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2017 Family Business Award Recipient | Poettker Construction

Charles “Chuck” Poettker served with the 101st Airborne Division during the Vietnam War in 1971, and like many veterans returning home, he needed a job.

He followed his brother Dan into carpentry, working 10-hour days, and then attended night school at Belleville Area College (now Southwestern Illinois College) to study construction management. It wasn’t long before he decided to invest that time and commitment into his own company.

“My first project was building a house for a friend, and you can’t build house by yourself, so I needed to hire employees,” Poettker, who serves as CEO, said. “I remember thinking, ‘OK now I don’t have to feed (just) my own family, but I have to provide for two other families. I had to go out and find additional projects.”

Breese, Illinois-based Poettker Construction started in the summer of 1980, first building commercial and light industrial facilities in Illinois with a few employees. More than 30 years later, Poettker Construction works in a variety of industries, including health care and education, serves clients in 24 states and employs 124 full-time workers. It recorded $121 million in revenue last year, up more than 267 percent from 10 years ago.

Current projects include: the $30.9 million Jefferson Barracks VA engineering warehouse in south St. Louis County; the $8 million Children’s Learning Adventure in Ellisville; the $12.5 million Menards in Farmington; the more than $20 million McKendree Metro Rec Plex in O’Fallon, Illinois; and the $9.5 million HSHS St. Joseph’s Hospital outpatient surgery addition in Breese.

Poettker Construction counts Ameren, Menards, Army Corps of Engineers and other federal agencies, Planet Fitness and Walmart, for whom the company has constructed more than 180 stores in 13 states, as repeat clients.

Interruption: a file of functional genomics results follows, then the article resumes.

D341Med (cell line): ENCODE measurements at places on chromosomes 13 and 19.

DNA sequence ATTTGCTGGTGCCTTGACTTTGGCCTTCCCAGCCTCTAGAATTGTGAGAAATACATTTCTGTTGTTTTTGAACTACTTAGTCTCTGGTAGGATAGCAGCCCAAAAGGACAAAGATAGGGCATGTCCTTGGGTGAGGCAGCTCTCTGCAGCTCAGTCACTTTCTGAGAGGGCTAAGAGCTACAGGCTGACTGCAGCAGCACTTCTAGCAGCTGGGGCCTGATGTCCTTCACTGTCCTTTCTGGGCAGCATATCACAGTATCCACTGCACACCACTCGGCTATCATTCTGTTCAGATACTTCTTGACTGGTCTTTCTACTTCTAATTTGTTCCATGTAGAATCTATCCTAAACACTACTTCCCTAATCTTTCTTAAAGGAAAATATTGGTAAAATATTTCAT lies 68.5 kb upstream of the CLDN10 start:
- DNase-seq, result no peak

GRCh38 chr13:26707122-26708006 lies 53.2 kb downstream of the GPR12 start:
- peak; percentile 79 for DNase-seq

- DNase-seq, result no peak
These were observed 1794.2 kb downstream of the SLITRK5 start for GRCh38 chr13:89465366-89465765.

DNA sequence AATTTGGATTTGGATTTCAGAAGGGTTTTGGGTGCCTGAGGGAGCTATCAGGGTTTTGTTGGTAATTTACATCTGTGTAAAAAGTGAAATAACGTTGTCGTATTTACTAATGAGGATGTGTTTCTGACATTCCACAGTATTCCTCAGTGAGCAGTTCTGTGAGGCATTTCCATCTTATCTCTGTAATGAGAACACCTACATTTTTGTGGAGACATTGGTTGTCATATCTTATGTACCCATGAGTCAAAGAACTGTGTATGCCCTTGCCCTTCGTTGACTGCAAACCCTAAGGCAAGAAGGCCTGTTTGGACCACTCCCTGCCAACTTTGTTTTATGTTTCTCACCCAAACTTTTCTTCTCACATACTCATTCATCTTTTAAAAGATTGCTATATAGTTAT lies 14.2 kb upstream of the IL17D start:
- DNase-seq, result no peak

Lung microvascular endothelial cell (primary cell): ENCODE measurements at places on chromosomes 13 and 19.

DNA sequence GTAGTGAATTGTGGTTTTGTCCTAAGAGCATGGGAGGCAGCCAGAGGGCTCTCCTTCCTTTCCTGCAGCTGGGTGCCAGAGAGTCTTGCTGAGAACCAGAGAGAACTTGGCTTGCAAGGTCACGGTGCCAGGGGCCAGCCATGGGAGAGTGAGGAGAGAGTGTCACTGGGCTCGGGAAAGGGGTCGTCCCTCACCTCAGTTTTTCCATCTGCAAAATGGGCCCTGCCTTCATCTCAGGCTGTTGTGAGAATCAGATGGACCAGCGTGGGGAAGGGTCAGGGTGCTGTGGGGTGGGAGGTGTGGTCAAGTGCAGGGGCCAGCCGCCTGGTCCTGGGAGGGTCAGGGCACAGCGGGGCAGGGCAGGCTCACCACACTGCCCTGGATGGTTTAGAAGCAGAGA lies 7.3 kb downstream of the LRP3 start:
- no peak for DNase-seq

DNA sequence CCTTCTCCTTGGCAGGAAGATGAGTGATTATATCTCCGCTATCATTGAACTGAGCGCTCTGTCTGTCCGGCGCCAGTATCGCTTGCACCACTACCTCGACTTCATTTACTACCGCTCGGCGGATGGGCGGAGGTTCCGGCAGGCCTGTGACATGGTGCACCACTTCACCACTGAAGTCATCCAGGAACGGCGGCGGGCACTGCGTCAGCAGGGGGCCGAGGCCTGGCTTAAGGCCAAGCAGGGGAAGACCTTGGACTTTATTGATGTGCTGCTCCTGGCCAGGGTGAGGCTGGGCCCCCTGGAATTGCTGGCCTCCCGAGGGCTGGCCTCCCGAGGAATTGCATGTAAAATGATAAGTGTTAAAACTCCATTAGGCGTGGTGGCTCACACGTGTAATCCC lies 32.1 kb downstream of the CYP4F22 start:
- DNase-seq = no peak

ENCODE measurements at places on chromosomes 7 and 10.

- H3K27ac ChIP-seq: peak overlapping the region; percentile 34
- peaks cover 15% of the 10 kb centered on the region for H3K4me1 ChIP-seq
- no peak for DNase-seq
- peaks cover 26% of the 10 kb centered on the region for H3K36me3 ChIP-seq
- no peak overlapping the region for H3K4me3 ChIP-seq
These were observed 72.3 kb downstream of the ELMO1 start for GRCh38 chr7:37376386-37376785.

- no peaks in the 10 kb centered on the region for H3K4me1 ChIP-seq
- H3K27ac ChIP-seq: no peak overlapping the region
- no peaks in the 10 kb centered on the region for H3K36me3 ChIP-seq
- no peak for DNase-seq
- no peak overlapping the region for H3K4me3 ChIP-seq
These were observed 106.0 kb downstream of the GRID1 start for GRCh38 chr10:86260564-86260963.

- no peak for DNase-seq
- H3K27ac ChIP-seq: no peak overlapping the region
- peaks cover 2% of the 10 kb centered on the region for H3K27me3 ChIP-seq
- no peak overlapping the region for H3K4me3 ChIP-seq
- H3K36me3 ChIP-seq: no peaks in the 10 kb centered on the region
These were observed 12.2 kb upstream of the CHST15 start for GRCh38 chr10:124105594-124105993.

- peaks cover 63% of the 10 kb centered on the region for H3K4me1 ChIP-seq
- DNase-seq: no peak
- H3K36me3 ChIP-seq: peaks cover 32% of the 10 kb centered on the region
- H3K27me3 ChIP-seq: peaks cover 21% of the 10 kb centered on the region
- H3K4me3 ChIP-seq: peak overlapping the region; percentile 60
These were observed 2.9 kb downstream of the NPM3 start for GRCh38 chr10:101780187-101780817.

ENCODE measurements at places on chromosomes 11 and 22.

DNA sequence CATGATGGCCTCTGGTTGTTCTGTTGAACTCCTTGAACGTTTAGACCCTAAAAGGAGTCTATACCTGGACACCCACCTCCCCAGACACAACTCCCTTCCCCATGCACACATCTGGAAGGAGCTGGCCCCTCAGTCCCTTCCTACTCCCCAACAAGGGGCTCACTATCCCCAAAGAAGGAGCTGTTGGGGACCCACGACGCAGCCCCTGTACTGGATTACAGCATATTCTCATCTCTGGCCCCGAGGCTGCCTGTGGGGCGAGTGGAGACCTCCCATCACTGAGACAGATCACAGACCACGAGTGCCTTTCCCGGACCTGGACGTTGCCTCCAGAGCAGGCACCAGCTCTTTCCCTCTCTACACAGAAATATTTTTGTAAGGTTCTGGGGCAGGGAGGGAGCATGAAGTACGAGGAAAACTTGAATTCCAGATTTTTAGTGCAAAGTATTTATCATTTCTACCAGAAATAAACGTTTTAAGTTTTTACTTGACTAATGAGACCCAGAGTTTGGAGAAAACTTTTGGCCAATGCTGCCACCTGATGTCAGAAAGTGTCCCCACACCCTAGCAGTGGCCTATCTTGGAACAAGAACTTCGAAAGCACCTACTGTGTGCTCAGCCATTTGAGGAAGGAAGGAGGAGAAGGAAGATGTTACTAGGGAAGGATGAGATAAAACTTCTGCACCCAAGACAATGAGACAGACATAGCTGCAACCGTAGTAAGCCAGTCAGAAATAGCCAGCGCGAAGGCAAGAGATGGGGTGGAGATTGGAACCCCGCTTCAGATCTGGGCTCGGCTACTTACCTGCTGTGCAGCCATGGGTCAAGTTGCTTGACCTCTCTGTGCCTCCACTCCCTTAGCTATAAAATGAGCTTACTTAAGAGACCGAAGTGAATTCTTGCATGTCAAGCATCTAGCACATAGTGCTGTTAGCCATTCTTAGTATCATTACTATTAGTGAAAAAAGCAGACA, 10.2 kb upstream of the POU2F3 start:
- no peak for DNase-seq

The Poettker family takes “care of people, they don’t take advantage of them,” said USI Insurance Services Senior Vice President Dennis Lutz, who wrote the company’s first bond in January 1981.

The variety of clients ensures the company does not become dependent on one industry even as it struggles with finding and retaining talent from a shrinking candidate pool.

President Keith Poettker, Chuck’s son and successor, said the decline in skilled workers is due to years of pushing people to attend universities and instead of encouraging trade work.

Now in its second generation of family ownership, the company employs 11 family members.

“All of us kids early on have been involved with various aspects of the construction business,” Keith Poettker said. “All of us have had leadership roles in the business for the past 10 years.”

His siblings all work in different departments — Kimberly Luitjohan in finance, Kevin Poettker in business development and Ryan Poettker in project management — and Lutz said the siblings’ varying niches strengthen the company even more. The company is currently developing its succession plan, Keith Poettker said.

“All of the children are in top management positions, but they didn’t start out that way. They earned their stripes in helping the company develop,” Lutz said. “They melded together these talents and are working for one common goal.”

The company prides itself on its culture of professionalism and respect, values that Chuck Poettker said he learned and inherited from his parents.

“We provide coaching for people that might need some help to adapt to culture and figure out how their character can fit in,” he said.

“The big thing is communication, good values corporately and personally,” Lutz said of the company’s longevity.

Added Keith Poettker: “We’ve got a lot of longtime employees that we consider part of the Poettker family” — including Tom Albers, now vice president of field operations, who was the company’s first employee in 1980.

Within the community, the company has supported Big Brothers Big Sisters of Southwestern Illinois (Kevin sits on the board), HSHS St. Joseph’s Hospital in Breese (Kimberly served on the 2016 Leadership Council), the Boy Scouts of Greater St. Louis and Community Link, an organization that provides services for children and adults with developmental disabilities.

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